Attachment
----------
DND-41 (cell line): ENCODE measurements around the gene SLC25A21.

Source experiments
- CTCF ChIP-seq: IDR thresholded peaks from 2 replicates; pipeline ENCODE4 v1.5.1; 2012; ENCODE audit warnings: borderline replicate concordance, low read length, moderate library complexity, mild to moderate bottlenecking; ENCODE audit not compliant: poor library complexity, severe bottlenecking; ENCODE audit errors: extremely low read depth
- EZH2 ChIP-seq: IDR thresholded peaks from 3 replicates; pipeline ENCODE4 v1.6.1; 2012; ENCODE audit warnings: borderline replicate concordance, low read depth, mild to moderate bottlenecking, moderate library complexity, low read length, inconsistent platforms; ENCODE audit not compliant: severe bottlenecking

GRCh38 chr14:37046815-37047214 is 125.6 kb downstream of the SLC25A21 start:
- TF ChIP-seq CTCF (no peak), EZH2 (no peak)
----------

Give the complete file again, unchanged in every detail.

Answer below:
DND-41 (cell line): ENCODE measurements around the gene SLC25A21.

Source experiments
- CTCF ChIP-seq: IDR thresholded peaks from 2 replicates; pipeline ENCODE4 v1.5.1; 2012; ENCODE audit warnings: borderline replicate concordance, low read length, moderate library complexity, mild to moderate bottlenecking; ENCODE audit not compliant: poor library complexity, severe bottlenecking; ENCODE audit errors: extremely low read depth
- EZH2 ChIP-seq: IDR thresholded peaks from 3 replicates; pipeline ENCODE4 v1.6.1; 2012; ENCODE audit warnings: borderline replicate concordance, low read depth, mild to moderate bottlenecking, moderate library complexity, low read length, inconsistent platforms; ENCODE audit not compliant: severe bottlenecking

GRCh38 chr14:37046815-37047214 is 125.6 kb downstream of the SLC25A21 start:
- TF ChIP-seq CTCF (no peak), EZH2 (no peak)